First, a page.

Tshipi é Ntle Mining’s massive Tshipi Borwa open-pit project started up earlier this month. The mine could be a boon for the country — and investors.
South Africa had both the world’s highest manganese production and the largest reserves of the metal in 2011, according to figures from the US Geological Survey. Much of that wealth is concentrated in the country’s Kalahari manganese field, located in the Northern Cape province.
The field is roughly 400 square kilometers and contains about 13 billion metric tons (MT) of ore grading between 20 and 48 percent manganese. That’s according to Australia-listed Jupiter Mines (ASX:JMS), a stakeholder in Tshipi é Ntle Manganese Mining, a joint venture that operates South Africa’s newest manganese mine, the Tshipi Borwa open-pit project.
The mine is located on the outer rim of the Kalahari manganese field. The company aims to produce 2.4 million MT of manganese ore grading 37 percent at the project annually over the next 60 years. The mine, which cost 1.7 billion South African rand (US$195.4 million) to build, started up on October 10, 2012, when the first ore was blasted at the site. “We are now firmly on the road towards producing our first revenue,” said Tshipi CEO Finn Behnken.
Tshipi Borwa is one of a number of new projects in the area. Others include Asia Minerals’ privately-owned Kudumane mine, which will produce 2 million MT a year when it reaches full production in 2013. As well, Kalagadi Manganese, a joint venture between ArcelorMittal (NYSE:MT) and South Africa’s Kalahari Resources, will soon start production at its Kalagadi manganese project. Over the next 18 months, this mine’s production is expected to rise to 3 million MT.
Exploration property adds growth potential
In addition to Tshipi Borwa, Tshipi é Ntle owns the Bokone property, also located in the Kalahari manganese field. Bokone is to the north of the producing Wessels mine, which is owned by BHP Billiton (NYSE:BHP,ASX:BHP,LSE:BLT). Wessels has been in operation since 1973.
Tshipi’s website indicates that diamond drilling has intersected high-grade manganese ore at Bokone, but the company has not yet outlined a resource. Tshipi used historical drill data on the property to identify high-potential drill targets in 2010. The website also states that six of the 10 holes it drilled intersected a range of manganese grades at depths of between 220 and 370 meters, with the strongest result so far being a measurement of 59 percent manganese over 0.5 meters.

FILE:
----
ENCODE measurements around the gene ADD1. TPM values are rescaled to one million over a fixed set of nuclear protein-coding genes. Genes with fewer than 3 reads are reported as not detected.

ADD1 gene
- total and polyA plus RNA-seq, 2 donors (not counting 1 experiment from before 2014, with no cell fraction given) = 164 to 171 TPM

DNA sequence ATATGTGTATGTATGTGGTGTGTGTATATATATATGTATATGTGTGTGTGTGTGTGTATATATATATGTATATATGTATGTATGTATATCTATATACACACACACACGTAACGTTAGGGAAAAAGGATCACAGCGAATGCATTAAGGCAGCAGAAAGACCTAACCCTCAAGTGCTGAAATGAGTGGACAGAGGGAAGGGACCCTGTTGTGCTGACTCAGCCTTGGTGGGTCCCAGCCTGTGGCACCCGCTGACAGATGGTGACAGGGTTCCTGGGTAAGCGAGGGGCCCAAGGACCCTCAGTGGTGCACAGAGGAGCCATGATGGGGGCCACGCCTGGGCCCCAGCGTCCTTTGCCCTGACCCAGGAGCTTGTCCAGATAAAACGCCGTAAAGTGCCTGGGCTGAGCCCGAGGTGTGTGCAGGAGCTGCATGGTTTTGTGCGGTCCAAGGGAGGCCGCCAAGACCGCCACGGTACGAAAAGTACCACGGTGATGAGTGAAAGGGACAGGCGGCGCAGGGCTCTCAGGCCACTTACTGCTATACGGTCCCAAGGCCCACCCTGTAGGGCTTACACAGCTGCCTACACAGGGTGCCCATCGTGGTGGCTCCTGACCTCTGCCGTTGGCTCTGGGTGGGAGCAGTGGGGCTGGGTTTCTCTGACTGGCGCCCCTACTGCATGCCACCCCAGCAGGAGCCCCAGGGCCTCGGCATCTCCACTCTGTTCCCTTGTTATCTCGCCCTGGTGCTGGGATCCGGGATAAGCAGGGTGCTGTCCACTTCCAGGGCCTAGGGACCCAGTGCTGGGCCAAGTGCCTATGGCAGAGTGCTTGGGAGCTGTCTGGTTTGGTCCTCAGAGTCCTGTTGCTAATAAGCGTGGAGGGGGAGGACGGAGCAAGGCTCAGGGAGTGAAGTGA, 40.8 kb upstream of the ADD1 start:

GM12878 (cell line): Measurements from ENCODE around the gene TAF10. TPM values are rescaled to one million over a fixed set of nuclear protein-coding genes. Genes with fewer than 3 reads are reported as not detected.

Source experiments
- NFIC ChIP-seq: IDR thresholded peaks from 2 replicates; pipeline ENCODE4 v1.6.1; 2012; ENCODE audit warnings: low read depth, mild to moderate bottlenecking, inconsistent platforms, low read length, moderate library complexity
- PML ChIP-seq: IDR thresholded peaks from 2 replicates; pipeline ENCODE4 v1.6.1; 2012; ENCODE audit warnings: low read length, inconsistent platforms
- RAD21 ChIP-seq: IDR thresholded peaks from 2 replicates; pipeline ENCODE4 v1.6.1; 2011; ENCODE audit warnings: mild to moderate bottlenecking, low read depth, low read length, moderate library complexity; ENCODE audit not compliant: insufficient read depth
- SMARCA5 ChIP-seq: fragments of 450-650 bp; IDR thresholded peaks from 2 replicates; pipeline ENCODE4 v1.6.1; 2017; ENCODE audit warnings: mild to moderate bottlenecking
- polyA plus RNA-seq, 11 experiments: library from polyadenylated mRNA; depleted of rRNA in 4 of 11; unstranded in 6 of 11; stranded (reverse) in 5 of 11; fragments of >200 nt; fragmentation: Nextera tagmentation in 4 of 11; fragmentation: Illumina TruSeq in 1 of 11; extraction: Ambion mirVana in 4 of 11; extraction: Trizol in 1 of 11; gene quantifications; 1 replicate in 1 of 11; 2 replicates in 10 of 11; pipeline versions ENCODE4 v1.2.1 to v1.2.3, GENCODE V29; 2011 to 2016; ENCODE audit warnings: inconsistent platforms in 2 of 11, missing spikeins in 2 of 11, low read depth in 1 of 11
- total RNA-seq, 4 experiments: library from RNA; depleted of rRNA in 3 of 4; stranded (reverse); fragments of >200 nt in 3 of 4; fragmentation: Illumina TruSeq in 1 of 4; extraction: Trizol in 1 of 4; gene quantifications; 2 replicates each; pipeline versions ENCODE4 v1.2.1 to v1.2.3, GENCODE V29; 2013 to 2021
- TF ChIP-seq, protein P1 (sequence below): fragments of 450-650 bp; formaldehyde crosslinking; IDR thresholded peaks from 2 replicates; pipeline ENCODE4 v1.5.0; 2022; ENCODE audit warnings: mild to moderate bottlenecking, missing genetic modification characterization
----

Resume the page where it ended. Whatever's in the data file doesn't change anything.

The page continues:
Strong rail link on the way
Tshipi Borwa was in the news in September because the mine’s railway siding was the starting point for the first trial run of South Africa’s first-ever distributed power train for manganese. On September 17, the 2.23-kilometer train, powered by 18 diesel locomotives, carried 13,000 tons of manganese from Tshipi Borwa to Port Elizabeth. The ore itself was not produced at Tshipi, as the mine had not yet started up.
The new train is part of a massive transportation infrastructure plan by state-owned rail company Transnet to ease the bottlenecks and antiquated roads and railways that have long held back the country’s resource industry.
Transnet’s plan involves investing 300 billion rand ($35.6 billion) in new and expanded transportation infrastructure — including railways, ports and fuel lines, Bloomberg said. The initiative will double Transnet’s freight capacity within the next seven years; it also includes a new dedicated line to transport 16 million MT of manganese to the port of Coega, just east of Port Elizabeth on the southern coast.
“Access to cost-effective and -efficient rail transportation is crucial for South African manganese exporters to become and then remain globally competitive, because the costs associated with the resource industry went up quite significantly in the past five to seven years,” said South African President Jacob Zuma when he unveiled the plan in his February State of the Nation address.
How to invest in the Tshipi Borwa mine
Tshipi é Ntle Manganese Mining is 50.1 percent owned by Ntsimbintle NewCo, which, in turn, is 74 percent owned by Ntsimbintle Mining, a South African company that is held by a number of black economic-empowerment groups. South Africa’s Black Economic Empowerment policy aims to spur the country’s growth by encouraging previously disadvantaged groups to take a greater role in the economy, including managing and investing in South African businesses.
A more direct way of investing in the project is to buy shares of Jupiter Mines, which owns the other 49.9 percent of Tshipi é Ntle Manganese. Jupiter also owns 100 percent of the Central Yilgarn iron ore property in Australia, which consists of the Mount Ida, Mount Mason and Mount Alfred projects. Mount Mason has a measured and indicated 5.9 million MT of high-grade hematite (with 60.1 percent iron), while Mount Ida has an inferred 530 million MT of magnetite grading 31.9 percent iron.
Jupiter is backed by Pallinghurst Resources, an investment fund chaired by Brian Gilbertson, the former CEO of BHP Billiton.
Securities Disclosure: I, Chad Fraser, hold no positions in any of the companies mentioned in this article.